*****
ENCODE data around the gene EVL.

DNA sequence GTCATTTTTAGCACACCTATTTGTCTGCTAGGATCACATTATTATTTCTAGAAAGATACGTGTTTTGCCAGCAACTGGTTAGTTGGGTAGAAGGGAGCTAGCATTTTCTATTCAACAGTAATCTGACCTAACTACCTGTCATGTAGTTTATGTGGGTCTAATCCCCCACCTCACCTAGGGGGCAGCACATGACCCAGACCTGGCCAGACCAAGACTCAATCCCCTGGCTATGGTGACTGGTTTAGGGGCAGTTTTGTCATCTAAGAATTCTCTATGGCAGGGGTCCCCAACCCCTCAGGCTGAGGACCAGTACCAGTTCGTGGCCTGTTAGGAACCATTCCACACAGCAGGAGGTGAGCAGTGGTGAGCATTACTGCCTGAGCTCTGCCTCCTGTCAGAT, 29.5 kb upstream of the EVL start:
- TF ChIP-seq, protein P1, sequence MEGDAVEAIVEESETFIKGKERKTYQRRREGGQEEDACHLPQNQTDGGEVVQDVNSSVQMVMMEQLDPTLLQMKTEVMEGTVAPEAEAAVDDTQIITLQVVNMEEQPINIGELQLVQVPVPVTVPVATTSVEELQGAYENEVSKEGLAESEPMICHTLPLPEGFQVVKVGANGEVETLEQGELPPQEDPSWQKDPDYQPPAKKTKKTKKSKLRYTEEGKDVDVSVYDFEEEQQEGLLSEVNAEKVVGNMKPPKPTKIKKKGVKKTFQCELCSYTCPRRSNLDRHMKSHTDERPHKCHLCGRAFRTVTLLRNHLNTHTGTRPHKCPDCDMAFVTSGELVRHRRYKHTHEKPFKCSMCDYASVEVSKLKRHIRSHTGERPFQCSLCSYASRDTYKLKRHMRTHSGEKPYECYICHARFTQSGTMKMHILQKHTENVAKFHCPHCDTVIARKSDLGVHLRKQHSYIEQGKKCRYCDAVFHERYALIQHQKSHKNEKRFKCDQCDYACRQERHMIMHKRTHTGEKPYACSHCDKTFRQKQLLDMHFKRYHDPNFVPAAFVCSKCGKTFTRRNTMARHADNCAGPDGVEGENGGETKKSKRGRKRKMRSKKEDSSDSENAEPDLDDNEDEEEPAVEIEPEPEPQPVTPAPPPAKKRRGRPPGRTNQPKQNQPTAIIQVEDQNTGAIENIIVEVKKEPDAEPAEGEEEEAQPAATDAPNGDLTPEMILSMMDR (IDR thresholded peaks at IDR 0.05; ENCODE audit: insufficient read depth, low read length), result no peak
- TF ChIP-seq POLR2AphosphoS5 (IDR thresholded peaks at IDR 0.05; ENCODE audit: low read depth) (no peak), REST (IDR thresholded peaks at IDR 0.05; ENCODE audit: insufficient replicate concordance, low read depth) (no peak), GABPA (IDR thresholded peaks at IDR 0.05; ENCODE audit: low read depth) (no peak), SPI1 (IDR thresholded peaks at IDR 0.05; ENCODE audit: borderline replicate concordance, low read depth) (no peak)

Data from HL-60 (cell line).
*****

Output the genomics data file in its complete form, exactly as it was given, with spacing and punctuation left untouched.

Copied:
ENCODE data around the gene EVL.

DNA sequence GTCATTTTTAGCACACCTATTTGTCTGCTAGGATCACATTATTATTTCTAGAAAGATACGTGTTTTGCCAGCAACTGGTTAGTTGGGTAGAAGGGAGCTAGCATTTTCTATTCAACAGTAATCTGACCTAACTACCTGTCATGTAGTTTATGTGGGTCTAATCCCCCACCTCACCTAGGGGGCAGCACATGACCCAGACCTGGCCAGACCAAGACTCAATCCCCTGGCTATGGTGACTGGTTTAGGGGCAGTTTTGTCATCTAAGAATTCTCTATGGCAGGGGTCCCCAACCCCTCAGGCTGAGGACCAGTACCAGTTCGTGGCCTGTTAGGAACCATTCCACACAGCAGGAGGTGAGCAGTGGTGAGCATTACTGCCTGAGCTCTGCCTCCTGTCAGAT, 29.5 kb upstream of the EVL start:
- TF ChIP-seq, protein P1, sequence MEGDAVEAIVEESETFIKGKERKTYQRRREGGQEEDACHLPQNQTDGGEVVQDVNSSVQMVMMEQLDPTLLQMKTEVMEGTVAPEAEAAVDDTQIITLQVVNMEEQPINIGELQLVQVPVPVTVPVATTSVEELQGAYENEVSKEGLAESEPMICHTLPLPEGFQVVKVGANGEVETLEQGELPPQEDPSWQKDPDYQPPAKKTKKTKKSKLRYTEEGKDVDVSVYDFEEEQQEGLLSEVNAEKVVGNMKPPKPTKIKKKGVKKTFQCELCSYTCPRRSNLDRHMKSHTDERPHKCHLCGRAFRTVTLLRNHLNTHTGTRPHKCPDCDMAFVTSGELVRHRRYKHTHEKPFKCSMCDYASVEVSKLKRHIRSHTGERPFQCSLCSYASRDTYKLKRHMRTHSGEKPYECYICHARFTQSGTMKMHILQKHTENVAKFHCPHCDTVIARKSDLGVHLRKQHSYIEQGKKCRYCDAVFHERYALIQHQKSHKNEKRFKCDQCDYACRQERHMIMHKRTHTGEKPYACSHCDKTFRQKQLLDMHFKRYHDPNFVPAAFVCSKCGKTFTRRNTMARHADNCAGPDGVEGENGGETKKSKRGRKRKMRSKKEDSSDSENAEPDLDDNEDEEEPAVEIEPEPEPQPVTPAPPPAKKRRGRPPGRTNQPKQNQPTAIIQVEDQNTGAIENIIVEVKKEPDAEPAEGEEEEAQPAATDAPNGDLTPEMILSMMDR (IDR thresholded peaks at IDR 0.05; ENCODE audit: insufficient read depth, low read length), result no peak
- TF ChIP-seq POLR2AphosphoS5 (IDR thresholded peaks at IDR 0.05; ENCODE audit: low read depth) (no peak), REST (IDR thresholded peaks at IDR 0.05; ENCODE audit: insufficient replicate concordance, low read depth) (no peak), GABPA (IDR thresholded peaks at IDR 0.05; ENCODE audit: low read depth) (no peak), SPI1 (IDR thresholded peaks at IDR 0.05; ENCODE audit: borderline replicate concordance, low read depth) (no peak)

Data from HL-60 (cell line).